US official: Biden boosted supply of Patriot missiles from Saudi Arabia

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FILE – A U.S. Air Force member stands near a Patriot missile battery at Prince Sultan Air Base in al-Kharj, central Saudi Arabia, February 20, 2020. The United States has transferred a significant number of Patriot missile interceptors to Saudi Arabia. Saudi Arabia in recent weeks as the Biden administration seeks to ease what has been a point of tension in increasingly complicated U.S.-Saudi relations. (Andrew Caballero-Reynolds/Pool via AP, File)

PA

The United States has transferred a significant number of Patriot missile interceptors to Saudi Arabia in recent weeks, as the Biden administration seeks to ease what has been a point of tension in increasingly complicated US-Saudi relations.

A senior administration official confirmed late Sunday that the interceptors had been sent to Saudi Arabia. The official, who spoke on condition of anonymity to discuss a decision that has not been officially announced, said the decision was in line with President Joe Biden’s promise that “America will have the backs of our friends in the region”.

White House national security adviser Jake Sullivan on Sunday condemned Houthi forces in Yemen after unleashing one of their most intense barrages of drone and missile strikes on critical Saudi energy facilities. Saudi Arabia, starting a fire at one site and temporarily cutting off oil production at another.

The Associated Press reported in September that the United States had moved its own Patriot defense system from Prince Sultan Air Base outside Riyadh, even as the kingdom continued to face air attacks from Houthi rebels. from Yemen.

The kingdom has insisted that the interceptors are essential to their defense against Houthi attacks. The Saudis have been locked in a no-win war with the Houthis since March 2015.

As the U.S. Patriot systems were moved out of the kingdom, administration officials said the shift in defense capabilities was partly due to a desire to address what U.S. officials consider the “conflict great powers” imminent with China and Russia. Pentagon officials noted that the United States maintains tens of thousands of forces and a robust force posture in the Middle East representing “some of our most advanced air and sea capabilities.”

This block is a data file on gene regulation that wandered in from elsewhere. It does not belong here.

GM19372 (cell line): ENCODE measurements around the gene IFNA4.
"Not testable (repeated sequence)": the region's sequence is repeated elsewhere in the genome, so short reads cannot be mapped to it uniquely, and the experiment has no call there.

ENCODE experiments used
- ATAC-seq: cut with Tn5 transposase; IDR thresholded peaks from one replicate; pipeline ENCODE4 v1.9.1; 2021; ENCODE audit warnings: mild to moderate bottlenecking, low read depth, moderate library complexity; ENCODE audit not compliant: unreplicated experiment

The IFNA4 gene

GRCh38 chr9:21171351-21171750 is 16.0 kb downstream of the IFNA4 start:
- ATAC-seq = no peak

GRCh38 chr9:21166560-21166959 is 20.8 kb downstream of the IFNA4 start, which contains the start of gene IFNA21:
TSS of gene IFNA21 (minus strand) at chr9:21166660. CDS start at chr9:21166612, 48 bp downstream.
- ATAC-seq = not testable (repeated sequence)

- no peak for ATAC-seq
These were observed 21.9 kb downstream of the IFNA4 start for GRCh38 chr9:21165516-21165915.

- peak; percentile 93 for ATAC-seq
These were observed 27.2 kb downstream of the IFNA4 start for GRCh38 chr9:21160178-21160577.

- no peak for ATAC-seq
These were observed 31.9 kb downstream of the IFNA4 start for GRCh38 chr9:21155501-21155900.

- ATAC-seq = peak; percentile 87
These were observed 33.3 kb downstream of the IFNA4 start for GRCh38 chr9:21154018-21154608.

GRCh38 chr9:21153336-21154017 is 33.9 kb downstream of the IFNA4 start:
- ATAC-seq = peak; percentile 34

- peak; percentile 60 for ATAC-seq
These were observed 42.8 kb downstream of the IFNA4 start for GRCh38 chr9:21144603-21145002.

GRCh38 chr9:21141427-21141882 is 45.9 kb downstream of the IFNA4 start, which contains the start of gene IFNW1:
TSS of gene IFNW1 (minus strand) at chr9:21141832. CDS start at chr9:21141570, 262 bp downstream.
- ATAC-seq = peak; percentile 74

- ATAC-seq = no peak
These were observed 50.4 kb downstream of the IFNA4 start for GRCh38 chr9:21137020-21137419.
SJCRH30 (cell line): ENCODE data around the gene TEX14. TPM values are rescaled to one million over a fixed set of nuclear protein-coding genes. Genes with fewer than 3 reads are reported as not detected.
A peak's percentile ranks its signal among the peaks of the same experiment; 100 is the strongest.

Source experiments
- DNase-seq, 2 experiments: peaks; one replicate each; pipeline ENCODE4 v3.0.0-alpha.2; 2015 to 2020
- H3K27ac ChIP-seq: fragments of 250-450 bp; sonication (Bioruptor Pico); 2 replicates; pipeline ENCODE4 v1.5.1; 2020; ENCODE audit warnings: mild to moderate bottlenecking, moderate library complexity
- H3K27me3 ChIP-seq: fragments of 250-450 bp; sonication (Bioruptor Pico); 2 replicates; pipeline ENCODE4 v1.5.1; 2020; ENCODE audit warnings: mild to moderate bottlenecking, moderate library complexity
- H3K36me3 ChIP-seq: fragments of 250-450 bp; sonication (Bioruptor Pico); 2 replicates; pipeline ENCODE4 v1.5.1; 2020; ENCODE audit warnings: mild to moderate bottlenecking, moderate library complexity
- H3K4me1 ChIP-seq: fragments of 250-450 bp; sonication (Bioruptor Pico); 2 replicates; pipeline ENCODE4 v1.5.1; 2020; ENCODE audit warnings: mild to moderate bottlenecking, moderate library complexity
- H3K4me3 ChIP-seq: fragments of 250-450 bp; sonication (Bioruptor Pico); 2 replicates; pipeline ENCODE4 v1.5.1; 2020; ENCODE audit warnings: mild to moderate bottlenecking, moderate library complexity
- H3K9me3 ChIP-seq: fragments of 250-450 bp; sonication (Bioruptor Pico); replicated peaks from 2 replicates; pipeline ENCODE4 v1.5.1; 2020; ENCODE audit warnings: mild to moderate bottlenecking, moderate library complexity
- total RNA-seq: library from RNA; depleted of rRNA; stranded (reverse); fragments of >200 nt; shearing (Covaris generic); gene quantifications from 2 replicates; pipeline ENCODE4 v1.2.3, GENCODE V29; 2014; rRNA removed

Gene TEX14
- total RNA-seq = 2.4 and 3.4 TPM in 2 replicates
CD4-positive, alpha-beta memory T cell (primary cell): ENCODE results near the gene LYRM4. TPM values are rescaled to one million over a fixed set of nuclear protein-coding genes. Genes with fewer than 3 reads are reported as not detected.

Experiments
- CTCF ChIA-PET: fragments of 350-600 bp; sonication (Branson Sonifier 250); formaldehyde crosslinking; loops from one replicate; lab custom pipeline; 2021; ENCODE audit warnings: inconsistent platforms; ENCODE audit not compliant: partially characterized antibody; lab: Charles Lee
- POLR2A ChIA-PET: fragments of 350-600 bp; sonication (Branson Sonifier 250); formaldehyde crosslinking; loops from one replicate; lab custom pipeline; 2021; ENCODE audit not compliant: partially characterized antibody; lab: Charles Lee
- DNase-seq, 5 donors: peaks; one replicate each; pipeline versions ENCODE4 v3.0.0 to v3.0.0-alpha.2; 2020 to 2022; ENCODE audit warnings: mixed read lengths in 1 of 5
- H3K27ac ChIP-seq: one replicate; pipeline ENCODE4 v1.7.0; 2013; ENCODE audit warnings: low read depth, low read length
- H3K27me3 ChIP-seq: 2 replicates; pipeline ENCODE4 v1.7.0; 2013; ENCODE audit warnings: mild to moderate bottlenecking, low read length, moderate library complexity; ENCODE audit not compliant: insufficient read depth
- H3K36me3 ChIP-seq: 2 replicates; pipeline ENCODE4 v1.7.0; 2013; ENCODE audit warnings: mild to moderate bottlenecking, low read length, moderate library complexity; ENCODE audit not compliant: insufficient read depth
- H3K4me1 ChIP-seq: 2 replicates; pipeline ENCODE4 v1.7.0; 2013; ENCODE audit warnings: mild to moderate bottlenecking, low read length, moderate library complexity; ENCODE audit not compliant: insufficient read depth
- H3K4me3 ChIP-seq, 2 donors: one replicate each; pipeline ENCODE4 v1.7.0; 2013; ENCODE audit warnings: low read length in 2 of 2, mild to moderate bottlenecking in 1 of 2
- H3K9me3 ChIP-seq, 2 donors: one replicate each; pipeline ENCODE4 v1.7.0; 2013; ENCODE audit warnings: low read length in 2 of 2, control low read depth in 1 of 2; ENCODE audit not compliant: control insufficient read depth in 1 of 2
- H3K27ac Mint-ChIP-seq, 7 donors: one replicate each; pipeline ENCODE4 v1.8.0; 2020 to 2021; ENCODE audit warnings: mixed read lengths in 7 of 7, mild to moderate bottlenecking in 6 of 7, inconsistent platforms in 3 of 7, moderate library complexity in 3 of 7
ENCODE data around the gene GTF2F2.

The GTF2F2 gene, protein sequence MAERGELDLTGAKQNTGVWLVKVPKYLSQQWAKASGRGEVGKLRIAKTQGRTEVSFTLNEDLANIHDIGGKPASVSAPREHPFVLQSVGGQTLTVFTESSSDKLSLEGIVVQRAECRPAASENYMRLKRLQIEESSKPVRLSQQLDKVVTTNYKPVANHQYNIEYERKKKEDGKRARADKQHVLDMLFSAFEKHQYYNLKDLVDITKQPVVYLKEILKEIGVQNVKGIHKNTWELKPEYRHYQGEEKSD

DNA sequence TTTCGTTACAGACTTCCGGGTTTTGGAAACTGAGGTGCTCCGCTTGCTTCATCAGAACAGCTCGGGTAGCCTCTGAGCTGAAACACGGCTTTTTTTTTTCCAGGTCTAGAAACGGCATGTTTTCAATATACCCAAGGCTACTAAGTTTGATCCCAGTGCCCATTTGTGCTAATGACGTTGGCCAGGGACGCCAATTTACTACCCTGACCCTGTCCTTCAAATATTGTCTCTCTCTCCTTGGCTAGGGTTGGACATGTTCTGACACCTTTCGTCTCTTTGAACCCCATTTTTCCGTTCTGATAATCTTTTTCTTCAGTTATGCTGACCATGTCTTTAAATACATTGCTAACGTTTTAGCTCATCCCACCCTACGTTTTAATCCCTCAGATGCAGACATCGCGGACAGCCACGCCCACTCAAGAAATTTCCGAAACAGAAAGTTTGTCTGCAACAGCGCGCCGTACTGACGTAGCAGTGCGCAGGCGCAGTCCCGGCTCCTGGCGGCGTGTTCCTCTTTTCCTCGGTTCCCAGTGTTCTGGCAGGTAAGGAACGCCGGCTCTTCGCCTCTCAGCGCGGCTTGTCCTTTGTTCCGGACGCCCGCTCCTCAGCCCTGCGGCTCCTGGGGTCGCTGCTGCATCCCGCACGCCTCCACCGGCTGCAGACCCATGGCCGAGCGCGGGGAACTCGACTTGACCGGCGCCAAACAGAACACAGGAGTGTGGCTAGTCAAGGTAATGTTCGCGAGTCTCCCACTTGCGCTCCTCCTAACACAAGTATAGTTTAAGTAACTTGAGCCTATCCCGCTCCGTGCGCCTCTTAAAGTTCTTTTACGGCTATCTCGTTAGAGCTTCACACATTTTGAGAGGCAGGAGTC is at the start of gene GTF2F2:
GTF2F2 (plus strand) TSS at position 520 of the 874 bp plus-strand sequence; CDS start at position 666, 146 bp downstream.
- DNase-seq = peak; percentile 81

The decision to boost the supply of interceptors to Saudi Arabia was first reported by The Wall Street Journal.

US-Saudi relations have been strained since Biden took office. The president refused to deal directly with Crown Prince Mohammed bin Salman and removed the Houthis from the list of designated terrorist groups.

The Biden administration released a declassified intelligence report last year concluding that the crown prince, son of aging King Salman and known as MBS, cleared the team of Saudi security and intelligence officials who killed journalist Jamal Khashoggi in October 2018 at the Saudi consulate in Istanbul.

The killing of MBS critic Khashoggi has drawn worldwide condemnation. The crown prince insists he was not involved in the operation carried out by Saudi agents.

In a recent interview with The Atlantic, the crown prince was asked if Biden misunderstands something about him. He replied, “I just don’t care” and that it was up to Biden to think “of America’s interests” when weighing his dealings with the Saudi monarchy.

The White House dispatched Brett McGurk, the National Security Council’s Middle East coordinator, and State Department energy envoy Amos Hochstein to Riyadh last month to talk with Saudi officials about a series of issues, including the ongoing war in Yemen and around the world. energy supplies.

The Saudis have so far refused to pump more crude to blunt the surge in global oil prices that has been spurred by Russia’s invasion of Ukraine.

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